Reference: LeetCode EPI 15.7

Difficulty: Medium

My Post: Java B-F & Backtracking Solutions with Detailed Explanations and Comments (easy-understand)

## Problem

Given

`n`

pairs of parentheses, write a function to generate all combinations of well-formed parentheses.

**Example:**

1 | For example, given n = 3, a solution set is: [ |

## Analysis

### Brute-Force

It is actually a backtracking method without pruning.

1 | public List<String> generateParenthesis(int n) { |

**Time:** $O(N \times 2^{2N})$**Space:** $O(N \times 2^{2N})$

### Backtracking

Based on the previous brute-force solution, we actually add some code of `pruning`

, which cuts unnecessary recursive calls in backtracking.

The **core idea** is that we allow `L`

is `temporarily`

greater than `R`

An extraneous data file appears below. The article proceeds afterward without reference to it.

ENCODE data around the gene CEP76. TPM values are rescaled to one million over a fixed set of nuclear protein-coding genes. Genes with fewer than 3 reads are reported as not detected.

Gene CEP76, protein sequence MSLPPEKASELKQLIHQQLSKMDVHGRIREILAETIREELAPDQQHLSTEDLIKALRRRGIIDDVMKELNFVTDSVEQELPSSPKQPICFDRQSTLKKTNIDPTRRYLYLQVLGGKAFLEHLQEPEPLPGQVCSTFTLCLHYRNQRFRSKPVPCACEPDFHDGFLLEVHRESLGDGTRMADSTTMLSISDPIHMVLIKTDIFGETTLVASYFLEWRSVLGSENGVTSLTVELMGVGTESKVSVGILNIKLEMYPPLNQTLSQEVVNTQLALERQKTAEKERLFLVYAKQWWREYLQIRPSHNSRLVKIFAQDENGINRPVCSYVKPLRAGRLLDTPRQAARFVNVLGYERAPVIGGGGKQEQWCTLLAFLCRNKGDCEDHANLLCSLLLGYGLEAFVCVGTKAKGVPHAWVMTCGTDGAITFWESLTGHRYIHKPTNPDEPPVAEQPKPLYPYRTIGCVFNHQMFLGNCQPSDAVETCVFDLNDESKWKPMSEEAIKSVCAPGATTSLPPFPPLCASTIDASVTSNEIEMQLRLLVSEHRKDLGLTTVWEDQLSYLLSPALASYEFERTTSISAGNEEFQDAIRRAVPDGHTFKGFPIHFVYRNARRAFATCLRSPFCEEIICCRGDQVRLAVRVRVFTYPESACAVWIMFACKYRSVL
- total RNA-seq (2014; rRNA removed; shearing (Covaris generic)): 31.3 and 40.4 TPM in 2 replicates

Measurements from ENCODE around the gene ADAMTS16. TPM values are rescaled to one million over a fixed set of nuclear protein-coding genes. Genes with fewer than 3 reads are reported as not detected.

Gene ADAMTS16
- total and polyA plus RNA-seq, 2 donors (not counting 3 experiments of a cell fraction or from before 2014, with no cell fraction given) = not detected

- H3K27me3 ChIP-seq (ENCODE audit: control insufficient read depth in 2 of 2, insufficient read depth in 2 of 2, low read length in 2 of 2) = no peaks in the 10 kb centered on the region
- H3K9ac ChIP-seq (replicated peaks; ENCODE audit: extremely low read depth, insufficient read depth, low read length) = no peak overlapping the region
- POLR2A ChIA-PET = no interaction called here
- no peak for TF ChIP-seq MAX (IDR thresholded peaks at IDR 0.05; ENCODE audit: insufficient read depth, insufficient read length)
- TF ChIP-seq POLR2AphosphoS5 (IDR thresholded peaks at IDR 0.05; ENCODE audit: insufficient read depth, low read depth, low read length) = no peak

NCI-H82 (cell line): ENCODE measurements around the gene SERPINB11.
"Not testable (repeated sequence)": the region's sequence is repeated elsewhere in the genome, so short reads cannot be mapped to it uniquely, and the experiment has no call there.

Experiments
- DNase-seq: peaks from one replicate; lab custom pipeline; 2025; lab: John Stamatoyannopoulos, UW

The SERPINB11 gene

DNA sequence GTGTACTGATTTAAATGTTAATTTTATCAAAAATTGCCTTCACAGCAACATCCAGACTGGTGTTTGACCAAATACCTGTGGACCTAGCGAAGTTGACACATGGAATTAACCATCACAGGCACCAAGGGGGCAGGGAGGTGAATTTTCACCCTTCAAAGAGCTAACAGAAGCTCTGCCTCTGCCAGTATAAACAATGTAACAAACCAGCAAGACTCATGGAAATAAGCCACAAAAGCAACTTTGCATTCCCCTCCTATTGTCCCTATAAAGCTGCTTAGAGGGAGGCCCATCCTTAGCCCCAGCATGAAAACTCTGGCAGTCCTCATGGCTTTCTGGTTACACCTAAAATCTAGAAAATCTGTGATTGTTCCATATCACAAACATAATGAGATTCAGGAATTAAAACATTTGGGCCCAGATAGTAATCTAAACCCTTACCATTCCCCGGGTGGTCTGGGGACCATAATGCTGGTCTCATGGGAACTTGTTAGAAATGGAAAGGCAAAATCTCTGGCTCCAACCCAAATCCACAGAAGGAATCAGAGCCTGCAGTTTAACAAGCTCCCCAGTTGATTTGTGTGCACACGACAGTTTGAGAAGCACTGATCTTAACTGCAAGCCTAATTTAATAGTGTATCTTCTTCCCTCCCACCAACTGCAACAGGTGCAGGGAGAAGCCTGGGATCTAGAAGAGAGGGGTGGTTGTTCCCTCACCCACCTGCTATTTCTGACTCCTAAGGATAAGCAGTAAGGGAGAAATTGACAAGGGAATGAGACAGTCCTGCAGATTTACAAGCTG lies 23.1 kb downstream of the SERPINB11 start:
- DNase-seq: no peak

because we can append more `)`

to satisfy `L == R`

in the future.

**However**, we donâ€™t allow `L < R`

at any time to occur, e.g. `())`

(L = 1, R = 2), `)`

(L = 0, R = 1). The reason is that it is impossible that these strings would develop to any valid strings in the future. So we should stop trying right away.

Therefore, pruning is based on this idea, so during backtracking we should not allow:

`L > n`

or`R > n`

`L < R`

`L`

and `R`

are the numbers of `(`

and `)`

.

Then we can append these conditions in the base-case section (check out the first version below).

**In an opposite perspective**, we allow the following situations to occur:

`L <= n`

and`R <= n`

`L >= R`

In other words, when adding `(`

we should guarantee that `L < n`

; when adding `)`

we should guarantee that `R < n`

and `L > R`

.

Then we can append these conditions before doing recursive calls (check out the second version below).

**First version:**

1 | public List<String> generateParenthesis(int n) { |

**Second version:**

1 | private void backtrack(int L, int R, int n, StringBuilder sb, List<String> result) { |

**Time:** $O(\frac{4^N}{\sqrt{n}})$**Space:** $O(\frac{4^N}{\sqrt{n}})$